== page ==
The Kingfisher Airlines drowning brought out the shocking state of the airlines industry. Along with the losses and travails of the communication and media industry, the three glamour boys of the last decade, one sensed that Indian businesses have plenty to solve and are now susceptible to unethical practices to stay alive and the mainstream media may need to bed the wrong partners and will rarely be independent and fearless.
The reputation of the Indian Army took a hard beating from the glory days of the Kargil War. An Army Chief chose to go public with an unhealthy and prolonged skirmish with the Government over his date of birth - which was construed as an attempt to prolong his age of retirement rather than a fight for truth. In a year of activism against the Government - it showed the Army in poor light – an embarrassment the country could have clearly been spared from the one institution among other crumbling institutions that had universal acceptance and respect.
The deaths of Bal Thackeray and Ponty Chaddha
Towards the end of the year, unrelated deaths of two prominent people again showed us how the state machinery in two of our biggest cities is itself close to death.
An old man died in Mumbai of natural causes and as a consequence of his death, the commercial capital of India was brought to a standstill for a whole week by the same goons whom he cultivated and who ruled the city when he was alive. The adulation the man received in his life and in his death spoke in sharp contrast to what we grew up hearing - of timeless Indian values of tolerance and compassion.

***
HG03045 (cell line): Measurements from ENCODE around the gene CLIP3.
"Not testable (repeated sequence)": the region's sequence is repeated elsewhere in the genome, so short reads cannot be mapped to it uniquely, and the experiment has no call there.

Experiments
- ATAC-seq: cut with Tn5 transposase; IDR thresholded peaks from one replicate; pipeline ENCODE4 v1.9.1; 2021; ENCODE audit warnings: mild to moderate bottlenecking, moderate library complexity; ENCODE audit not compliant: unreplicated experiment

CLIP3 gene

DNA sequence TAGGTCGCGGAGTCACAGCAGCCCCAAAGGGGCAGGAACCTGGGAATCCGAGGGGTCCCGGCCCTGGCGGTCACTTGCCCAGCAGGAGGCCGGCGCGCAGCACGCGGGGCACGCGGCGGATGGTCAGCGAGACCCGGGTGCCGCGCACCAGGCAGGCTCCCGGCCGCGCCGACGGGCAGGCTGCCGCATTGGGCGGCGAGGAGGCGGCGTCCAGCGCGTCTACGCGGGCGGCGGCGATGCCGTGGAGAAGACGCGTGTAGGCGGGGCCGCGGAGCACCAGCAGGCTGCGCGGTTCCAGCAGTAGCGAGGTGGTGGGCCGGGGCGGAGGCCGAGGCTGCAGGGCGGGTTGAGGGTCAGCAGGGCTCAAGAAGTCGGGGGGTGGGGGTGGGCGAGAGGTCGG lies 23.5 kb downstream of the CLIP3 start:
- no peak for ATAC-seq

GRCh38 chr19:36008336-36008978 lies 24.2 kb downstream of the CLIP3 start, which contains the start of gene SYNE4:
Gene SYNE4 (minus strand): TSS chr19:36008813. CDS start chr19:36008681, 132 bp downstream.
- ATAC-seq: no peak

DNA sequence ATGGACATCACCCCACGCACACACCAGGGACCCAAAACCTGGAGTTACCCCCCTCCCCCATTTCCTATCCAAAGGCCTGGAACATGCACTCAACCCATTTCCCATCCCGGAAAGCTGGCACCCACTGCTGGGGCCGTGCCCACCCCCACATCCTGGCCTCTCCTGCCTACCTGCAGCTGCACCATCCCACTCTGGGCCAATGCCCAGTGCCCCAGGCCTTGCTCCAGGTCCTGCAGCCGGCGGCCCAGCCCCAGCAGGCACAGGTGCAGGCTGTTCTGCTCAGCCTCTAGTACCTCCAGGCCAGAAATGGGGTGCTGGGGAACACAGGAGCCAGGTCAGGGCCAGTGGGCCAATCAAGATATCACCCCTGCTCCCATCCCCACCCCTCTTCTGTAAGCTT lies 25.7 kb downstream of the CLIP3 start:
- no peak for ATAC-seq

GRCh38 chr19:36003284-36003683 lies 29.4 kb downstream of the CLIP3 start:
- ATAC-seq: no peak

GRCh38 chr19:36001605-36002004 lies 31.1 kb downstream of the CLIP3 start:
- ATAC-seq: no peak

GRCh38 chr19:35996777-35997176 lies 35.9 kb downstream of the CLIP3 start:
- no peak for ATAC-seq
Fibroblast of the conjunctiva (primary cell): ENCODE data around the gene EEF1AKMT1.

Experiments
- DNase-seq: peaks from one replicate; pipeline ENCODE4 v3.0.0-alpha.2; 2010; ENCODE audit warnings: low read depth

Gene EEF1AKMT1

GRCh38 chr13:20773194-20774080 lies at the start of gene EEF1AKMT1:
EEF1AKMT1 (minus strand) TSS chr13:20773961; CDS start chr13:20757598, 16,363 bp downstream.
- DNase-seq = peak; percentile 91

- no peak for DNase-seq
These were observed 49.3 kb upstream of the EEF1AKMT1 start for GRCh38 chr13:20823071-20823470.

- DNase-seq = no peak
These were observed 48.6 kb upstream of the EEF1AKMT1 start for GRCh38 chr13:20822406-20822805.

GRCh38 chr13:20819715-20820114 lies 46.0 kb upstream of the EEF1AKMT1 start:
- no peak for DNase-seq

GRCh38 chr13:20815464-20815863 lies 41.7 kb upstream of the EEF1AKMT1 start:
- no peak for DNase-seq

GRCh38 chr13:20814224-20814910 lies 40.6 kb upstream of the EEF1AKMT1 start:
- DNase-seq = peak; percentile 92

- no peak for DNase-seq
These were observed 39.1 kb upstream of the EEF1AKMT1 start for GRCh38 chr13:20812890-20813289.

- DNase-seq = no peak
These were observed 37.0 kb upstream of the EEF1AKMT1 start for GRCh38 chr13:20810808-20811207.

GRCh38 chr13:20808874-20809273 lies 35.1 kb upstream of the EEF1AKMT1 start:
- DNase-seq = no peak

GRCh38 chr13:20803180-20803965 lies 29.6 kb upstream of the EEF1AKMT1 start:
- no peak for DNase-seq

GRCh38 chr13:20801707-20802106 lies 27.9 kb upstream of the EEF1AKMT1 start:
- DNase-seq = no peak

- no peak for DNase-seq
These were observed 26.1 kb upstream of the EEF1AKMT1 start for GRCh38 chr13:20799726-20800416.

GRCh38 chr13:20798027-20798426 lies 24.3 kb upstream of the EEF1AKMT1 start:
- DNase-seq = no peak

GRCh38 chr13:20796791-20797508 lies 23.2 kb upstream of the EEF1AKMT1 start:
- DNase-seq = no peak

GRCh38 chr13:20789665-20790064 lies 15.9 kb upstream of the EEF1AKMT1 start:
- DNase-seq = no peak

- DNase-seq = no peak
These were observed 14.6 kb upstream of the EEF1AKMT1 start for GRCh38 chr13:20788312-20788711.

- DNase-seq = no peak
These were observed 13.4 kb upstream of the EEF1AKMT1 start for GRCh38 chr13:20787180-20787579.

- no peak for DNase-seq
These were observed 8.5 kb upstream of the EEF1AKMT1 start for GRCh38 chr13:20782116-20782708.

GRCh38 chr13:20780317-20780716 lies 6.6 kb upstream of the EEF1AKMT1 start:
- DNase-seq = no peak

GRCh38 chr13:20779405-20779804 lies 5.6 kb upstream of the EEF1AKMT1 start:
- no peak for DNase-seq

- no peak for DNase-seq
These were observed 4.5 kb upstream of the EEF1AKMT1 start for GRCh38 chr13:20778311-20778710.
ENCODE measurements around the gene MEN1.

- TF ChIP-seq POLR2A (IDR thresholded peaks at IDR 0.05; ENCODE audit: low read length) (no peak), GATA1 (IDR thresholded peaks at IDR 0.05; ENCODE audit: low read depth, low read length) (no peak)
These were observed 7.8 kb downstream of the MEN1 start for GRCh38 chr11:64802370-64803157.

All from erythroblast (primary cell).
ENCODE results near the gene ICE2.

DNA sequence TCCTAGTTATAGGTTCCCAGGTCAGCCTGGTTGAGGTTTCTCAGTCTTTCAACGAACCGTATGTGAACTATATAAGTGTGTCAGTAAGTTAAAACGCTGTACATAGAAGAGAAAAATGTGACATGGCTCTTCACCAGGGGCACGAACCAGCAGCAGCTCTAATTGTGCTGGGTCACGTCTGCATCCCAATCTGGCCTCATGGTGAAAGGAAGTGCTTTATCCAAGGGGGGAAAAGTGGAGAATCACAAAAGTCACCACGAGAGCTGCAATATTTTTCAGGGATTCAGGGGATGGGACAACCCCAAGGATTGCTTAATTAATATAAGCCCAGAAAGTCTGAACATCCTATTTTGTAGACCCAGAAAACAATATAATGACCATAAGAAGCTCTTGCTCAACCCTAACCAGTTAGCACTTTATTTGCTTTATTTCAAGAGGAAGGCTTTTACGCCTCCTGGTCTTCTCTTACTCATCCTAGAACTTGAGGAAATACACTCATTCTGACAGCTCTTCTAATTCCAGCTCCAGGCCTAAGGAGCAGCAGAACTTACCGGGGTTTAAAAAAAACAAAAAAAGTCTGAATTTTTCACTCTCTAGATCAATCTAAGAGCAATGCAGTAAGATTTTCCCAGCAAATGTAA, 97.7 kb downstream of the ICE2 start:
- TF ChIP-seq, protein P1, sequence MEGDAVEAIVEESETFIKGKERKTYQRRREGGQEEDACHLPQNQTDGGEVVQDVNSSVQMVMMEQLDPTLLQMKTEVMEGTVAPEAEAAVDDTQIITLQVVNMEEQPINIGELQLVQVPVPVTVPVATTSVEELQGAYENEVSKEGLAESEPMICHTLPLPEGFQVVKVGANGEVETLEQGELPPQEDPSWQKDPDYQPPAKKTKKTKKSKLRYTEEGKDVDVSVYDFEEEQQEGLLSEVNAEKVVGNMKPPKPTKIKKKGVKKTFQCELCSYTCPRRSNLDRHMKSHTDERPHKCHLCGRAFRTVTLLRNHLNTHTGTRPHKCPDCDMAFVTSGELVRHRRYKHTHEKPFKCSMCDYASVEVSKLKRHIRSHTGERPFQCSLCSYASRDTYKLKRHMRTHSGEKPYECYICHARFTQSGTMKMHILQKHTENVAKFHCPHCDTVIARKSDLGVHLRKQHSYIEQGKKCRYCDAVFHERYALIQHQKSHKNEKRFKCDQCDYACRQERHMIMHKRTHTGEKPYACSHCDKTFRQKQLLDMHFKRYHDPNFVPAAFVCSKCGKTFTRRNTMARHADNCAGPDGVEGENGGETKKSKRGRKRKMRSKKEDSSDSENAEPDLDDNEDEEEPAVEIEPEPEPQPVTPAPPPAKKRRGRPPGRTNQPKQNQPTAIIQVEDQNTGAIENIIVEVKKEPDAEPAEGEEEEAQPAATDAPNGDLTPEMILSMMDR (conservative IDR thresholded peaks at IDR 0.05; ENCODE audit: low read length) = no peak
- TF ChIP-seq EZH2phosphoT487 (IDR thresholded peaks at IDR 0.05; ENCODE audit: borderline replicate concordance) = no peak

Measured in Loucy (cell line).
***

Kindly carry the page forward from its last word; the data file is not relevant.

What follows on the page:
The other death in Nov 2012 – of a rags to riches businessman was even more bizarre. He was shot dead by his brother over a property dispute in a Hollywood style shoot out at a farmhouse on the outskirts of the Capital. What has yet been unexplained is how policemen from a different state were assigned for his protection or how a politician of a leading political party was part of the shootout. The rot is deep.
The mainstream media didn’t cover any of these aspects with any seriousness or intent. The dead man meteoric rise was reported by the media as a consequence of his ability to ‘manage” many rival politicians and keeping them all happy!
29th December 12
The saddest event happened at the end of the year – on the 29th of Dec we received news that the brave girl who fought hard to live was dead in the Singapore hospital where she was taken as a final attempt to save her – or save the Capital of India from more violence if she had died here.
The rigor mortis of the Indian state was apparent in the visible absence of the leadership of the country in times of crisis – a true indication of a leadership vacuum. Instead of our political leaders being quickly amongst the people at India Gate and defusing the tension – some minor players were seen mostly on Television. Finally, a whole week after the incident - the Prime Minister gave a lame speech that he read – if ever it could have been extempore it was now.
The Indian State is dying and unless it reinvents itself quickly – is on the way to a chaotic and tragic death.
But what the young have demonstrated is that India and Indians are truly alive and - metaphorically - kicking. The young give us hope that India will rise from the ashes. We can’t go anywhere from here - but up.